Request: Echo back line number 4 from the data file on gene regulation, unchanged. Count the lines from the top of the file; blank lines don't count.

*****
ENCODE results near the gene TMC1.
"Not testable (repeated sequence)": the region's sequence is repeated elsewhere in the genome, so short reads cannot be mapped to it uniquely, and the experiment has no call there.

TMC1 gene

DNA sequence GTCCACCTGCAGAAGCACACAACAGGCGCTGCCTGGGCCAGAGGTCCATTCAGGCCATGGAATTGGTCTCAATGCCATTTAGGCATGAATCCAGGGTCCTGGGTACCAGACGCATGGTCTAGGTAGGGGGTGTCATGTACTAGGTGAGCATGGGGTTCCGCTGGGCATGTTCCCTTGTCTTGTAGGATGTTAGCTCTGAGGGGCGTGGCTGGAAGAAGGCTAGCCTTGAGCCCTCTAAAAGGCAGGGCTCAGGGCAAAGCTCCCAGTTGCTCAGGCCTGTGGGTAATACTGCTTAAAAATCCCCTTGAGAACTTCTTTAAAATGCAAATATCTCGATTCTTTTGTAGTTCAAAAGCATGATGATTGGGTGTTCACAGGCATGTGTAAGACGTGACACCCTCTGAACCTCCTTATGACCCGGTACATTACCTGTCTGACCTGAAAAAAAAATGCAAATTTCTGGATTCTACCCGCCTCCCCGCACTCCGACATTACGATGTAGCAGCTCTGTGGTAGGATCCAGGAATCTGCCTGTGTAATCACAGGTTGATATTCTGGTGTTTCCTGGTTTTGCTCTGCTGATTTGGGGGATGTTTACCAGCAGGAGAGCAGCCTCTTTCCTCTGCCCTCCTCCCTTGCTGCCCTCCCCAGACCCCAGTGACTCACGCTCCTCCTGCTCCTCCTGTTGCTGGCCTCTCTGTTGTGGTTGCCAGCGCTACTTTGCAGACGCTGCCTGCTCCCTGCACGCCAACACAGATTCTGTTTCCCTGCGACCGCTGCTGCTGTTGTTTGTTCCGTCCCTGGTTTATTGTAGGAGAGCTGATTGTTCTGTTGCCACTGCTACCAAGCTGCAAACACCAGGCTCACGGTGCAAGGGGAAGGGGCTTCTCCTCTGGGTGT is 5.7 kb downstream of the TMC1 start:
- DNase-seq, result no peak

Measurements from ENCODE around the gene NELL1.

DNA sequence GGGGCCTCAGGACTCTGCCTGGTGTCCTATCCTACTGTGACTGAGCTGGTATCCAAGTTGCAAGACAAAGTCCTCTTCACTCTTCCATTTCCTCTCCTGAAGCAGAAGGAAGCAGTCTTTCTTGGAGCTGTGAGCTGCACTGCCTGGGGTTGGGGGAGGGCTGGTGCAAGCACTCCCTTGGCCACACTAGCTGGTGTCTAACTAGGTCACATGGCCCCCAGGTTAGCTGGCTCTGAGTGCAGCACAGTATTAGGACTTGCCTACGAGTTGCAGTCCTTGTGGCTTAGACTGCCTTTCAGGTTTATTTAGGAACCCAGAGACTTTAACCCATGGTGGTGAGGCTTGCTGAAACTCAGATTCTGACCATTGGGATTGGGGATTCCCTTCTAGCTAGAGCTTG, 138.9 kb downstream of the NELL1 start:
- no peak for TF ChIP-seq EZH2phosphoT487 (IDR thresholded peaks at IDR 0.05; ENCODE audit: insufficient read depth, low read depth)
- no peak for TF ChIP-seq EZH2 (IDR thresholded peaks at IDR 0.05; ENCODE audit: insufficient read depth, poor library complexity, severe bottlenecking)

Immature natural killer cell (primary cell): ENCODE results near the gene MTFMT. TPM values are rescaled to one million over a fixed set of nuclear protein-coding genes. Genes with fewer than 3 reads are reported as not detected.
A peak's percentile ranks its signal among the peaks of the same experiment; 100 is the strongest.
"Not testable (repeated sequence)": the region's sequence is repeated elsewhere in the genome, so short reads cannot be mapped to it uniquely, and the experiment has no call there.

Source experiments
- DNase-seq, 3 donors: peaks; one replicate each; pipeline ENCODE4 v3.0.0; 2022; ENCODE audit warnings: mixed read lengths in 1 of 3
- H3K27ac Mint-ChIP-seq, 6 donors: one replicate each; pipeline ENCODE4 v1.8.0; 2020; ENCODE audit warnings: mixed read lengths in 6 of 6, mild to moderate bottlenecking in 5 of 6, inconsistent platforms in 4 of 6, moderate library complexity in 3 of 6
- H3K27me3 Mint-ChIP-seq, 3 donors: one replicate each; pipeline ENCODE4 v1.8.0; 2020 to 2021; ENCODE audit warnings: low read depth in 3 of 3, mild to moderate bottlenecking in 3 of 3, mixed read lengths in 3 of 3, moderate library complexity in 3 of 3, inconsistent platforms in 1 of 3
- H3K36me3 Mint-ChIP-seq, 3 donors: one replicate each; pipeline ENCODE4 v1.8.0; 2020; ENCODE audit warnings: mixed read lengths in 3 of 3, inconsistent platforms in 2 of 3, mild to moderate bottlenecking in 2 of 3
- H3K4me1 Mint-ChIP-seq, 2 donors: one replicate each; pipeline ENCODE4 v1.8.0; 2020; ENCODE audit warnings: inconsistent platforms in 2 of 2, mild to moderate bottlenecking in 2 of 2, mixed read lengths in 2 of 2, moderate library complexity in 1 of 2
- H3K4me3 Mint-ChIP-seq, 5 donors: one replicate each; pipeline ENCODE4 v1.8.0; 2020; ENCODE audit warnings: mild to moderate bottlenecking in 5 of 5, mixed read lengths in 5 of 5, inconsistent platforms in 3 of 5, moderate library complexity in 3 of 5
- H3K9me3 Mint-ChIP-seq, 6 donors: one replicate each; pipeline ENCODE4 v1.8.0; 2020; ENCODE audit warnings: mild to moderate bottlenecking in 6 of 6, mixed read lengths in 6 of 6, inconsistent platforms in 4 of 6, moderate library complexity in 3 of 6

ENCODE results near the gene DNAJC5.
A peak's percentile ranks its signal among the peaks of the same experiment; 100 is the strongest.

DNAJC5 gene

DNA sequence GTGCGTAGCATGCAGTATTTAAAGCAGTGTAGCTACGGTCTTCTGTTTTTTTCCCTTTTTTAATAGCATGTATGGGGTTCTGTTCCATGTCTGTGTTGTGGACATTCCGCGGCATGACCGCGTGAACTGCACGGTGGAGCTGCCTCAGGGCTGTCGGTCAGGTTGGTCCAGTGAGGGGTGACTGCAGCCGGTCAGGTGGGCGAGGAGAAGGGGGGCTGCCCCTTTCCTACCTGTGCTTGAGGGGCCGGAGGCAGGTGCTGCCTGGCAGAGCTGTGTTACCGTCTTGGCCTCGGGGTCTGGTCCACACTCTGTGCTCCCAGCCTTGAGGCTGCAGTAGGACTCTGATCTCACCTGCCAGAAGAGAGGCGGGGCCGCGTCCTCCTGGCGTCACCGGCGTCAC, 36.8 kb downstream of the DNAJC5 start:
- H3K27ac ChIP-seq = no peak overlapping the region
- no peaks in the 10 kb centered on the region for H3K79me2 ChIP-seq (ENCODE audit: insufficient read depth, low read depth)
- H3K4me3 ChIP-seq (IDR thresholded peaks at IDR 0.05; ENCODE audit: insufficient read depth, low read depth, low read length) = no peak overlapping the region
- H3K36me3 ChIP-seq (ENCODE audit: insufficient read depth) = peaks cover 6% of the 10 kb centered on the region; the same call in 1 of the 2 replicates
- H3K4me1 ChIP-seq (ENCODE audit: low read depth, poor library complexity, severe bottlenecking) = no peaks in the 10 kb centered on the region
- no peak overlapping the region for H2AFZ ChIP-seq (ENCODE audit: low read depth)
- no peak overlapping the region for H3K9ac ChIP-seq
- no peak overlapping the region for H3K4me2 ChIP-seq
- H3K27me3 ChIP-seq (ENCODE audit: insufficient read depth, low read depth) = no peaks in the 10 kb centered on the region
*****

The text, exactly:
DNA sequence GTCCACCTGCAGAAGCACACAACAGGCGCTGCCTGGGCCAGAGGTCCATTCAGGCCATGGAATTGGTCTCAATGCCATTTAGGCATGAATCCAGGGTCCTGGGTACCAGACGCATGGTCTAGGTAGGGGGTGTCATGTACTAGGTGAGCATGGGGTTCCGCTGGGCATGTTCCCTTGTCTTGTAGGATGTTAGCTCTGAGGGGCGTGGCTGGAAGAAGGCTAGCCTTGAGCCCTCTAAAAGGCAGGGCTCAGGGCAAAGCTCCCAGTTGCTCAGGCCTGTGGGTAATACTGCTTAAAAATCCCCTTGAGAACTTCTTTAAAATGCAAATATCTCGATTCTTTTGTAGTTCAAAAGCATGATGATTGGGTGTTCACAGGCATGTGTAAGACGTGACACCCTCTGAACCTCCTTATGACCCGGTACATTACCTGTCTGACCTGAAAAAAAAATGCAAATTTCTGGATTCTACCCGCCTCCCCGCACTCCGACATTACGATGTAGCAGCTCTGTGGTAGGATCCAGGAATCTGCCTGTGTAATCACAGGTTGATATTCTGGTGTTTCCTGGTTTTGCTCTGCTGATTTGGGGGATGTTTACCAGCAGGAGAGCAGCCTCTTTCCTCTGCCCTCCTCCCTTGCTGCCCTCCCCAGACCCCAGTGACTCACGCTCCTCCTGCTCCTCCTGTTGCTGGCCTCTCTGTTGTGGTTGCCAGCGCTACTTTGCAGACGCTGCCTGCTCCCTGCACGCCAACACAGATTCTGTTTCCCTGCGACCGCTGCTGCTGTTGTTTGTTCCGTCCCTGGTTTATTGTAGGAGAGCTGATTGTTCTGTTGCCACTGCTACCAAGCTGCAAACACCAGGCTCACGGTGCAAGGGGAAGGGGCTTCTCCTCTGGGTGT is 5.7 kb downstream of the TMC1 start: